The problem of personal identity is based around the issue created in the high school reunion scenario. Personal relationships and often legal disputes are built around the knowledge of personal identity; knowing a specific person is the same person from the events of the past. In order to completely explain that a person who existed ten years ago or even yesterday is the same person who exists at this moment, a criterion which demonstrates the elements of personal identity needs to be defined. Three criteria which ...
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... identity also is lost after death according to the memory criterion because memories are unable to be caused in the right way after death. Any reproduction of memories, by God or anyone else, would not be caused in the right way. Even if memories were able to be transported to another entity, the psychological elements of identity are not able to be. Consequently, the memory/psychological criterion does not allow for survival after death. Thus the objection of survival after death does not sufficiently reject one criterion over the other.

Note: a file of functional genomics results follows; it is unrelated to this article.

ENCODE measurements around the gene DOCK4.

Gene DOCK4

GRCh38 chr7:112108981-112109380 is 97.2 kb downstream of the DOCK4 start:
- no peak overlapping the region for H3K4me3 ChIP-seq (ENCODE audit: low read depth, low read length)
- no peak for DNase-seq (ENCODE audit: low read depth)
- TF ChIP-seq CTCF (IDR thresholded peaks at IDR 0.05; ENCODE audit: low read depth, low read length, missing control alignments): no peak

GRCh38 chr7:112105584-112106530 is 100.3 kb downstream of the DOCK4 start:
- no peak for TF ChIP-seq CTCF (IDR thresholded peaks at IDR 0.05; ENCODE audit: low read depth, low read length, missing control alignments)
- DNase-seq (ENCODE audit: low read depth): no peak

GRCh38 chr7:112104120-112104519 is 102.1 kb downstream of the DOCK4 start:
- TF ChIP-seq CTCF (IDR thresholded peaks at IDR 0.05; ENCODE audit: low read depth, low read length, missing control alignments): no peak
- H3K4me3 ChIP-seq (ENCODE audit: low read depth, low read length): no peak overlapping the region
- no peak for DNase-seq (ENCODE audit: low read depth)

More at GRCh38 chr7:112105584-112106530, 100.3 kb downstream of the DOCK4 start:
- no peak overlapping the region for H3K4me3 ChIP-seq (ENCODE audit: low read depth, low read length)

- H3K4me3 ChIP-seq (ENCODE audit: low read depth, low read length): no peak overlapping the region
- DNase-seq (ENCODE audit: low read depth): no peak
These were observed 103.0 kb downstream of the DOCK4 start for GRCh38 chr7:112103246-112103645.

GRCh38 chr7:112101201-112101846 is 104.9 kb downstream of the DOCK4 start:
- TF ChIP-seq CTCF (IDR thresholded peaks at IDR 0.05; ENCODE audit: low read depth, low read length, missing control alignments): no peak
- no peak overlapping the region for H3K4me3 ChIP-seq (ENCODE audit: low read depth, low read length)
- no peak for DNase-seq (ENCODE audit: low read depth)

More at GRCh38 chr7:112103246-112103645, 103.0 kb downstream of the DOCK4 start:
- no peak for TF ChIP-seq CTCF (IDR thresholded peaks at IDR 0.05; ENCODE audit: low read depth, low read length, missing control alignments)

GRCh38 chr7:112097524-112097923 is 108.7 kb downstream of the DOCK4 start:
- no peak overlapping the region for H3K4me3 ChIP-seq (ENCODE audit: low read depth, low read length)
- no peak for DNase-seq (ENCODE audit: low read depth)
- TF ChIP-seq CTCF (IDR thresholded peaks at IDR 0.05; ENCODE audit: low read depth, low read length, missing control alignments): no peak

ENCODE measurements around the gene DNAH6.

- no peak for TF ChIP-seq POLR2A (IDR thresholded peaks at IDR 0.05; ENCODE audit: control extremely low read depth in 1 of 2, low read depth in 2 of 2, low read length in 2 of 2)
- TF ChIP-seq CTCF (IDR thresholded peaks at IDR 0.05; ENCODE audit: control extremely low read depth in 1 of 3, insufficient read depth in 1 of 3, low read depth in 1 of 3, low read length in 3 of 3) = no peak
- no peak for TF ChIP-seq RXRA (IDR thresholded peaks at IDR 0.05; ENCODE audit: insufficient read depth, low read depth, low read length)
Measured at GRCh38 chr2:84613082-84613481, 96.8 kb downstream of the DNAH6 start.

Personal identity does not reside in the activities a person participates in throughout life. As argued, personal identity relies on the elements of the body criterion. Using the body criterion, the peers at the high school reunion are able to identify James as the same person after ten years even without the name tag he wears.
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